However, because mycelium is inexpensive to grow, manufacturers often use this instead by growing it on grains like rice and oats. The resulting mycelium is inseparable from grain, therefore both end up in the final supplement product. Even worse, certain brands mislead customers into buying products made using the myceliated grain by using the term “mushroom” on the product label when the product itself contains no mushrooms.
TABLE: Mushrooms vs Mycelium in Supplements
The table below presents the differences between supplements made from mushrooms (fruiting body) and the mycelium or myceliated grain.
At Real Mushrooms, we understand the significance of these differences. Therefore, we strive to create high-quality supplements with only the mushroom and no mycelium or residual substrate.
This helps us deliver high-potency mushroom supplements that contain all the health benefits of real health-promoting mushrooms.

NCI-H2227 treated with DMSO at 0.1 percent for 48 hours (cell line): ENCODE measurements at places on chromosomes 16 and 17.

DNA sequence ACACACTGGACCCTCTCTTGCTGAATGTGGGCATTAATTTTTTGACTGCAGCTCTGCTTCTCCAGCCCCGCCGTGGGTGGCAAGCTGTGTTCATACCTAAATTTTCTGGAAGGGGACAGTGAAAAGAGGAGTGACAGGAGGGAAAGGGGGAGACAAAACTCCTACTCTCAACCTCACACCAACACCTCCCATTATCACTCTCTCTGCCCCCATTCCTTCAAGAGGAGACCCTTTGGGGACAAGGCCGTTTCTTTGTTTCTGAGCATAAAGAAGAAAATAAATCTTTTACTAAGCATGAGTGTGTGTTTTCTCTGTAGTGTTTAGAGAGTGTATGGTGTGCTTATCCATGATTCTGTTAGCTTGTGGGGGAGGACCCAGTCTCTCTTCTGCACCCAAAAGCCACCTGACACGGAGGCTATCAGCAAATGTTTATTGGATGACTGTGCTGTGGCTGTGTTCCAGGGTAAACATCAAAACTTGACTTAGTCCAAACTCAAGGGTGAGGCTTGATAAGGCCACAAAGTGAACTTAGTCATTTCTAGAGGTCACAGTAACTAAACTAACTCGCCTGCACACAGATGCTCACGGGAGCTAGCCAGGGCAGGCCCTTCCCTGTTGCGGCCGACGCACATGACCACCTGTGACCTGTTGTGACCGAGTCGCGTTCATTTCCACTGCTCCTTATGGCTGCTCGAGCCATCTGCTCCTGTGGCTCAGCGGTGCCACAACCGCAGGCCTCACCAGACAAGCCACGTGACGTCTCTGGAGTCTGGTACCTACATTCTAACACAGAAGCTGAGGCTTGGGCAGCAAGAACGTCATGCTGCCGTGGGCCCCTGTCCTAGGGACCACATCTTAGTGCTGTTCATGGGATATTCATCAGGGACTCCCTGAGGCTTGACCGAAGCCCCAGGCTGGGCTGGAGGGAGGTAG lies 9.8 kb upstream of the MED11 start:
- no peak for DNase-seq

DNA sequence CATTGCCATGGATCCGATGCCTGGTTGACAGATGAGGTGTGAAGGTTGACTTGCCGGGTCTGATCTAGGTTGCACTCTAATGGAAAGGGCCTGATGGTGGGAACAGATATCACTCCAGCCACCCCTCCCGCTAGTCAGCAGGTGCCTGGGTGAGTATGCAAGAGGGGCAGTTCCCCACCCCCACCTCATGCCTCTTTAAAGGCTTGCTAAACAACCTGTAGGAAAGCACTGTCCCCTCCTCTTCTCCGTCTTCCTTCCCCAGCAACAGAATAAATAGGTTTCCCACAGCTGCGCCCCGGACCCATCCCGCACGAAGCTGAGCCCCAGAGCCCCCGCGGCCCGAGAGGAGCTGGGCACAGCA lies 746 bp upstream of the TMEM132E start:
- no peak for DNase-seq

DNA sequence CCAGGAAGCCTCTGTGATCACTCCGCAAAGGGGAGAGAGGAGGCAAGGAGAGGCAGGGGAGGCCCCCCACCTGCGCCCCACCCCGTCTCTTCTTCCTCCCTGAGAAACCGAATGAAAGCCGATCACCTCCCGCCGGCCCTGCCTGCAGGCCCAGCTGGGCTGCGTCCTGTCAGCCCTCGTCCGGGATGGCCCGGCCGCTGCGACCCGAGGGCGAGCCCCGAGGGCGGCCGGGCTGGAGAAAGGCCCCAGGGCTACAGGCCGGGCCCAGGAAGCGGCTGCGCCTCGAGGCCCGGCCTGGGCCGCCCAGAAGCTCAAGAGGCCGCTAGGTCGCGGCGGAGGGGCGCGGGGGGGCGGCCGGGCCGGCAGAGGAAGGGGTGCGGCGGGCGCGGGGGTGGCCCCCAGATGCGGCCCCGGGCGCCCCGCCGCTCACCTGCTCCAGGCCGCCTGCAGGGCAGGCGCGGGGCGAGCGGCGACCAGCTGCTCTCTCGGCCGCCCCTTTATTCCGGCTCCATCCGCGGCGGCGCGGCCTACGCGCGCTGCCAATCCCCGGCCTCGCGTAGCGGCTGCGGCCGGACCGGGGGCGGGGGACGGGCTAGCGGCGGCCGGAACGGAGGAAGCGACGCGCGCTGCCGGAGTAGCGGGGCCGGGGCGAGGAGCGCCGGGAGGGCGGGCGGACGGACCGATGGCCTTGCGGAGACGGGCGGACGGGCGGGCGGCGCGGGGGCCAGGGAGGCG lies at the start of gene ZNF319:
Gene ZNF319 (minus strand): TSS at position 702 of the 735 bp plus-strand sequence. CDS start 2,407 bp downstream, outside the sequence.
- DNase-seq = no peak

Our customers love our supplements and believe we provide them with value for their money. Here’s what they’ve got to say:
“The quality of these supplements seems to be far superior to most others on the market.” – Allie
“Impressed by the quality and transparency of this company, even explaining why the products are sourced from China and the process of how the mushrooms are harvested.” – Stacey D Avraham
“I really appreciate the fact that Real Mushrooms is so detail oriented on their web site and products enough to focus on concentrating the beta-glucans, and verifying for active compounds.” – George
Learn more about mushroom mycelium in our other articles
- Mycoremediation: 8 Ways Mushrooms Can Mitigate Pollution
- Mushroom Anatomy: A Deep Dive Into the Parts of a Mushroom
- Medicinal Mushroom Benefits: Mycelium vs Fruiting Body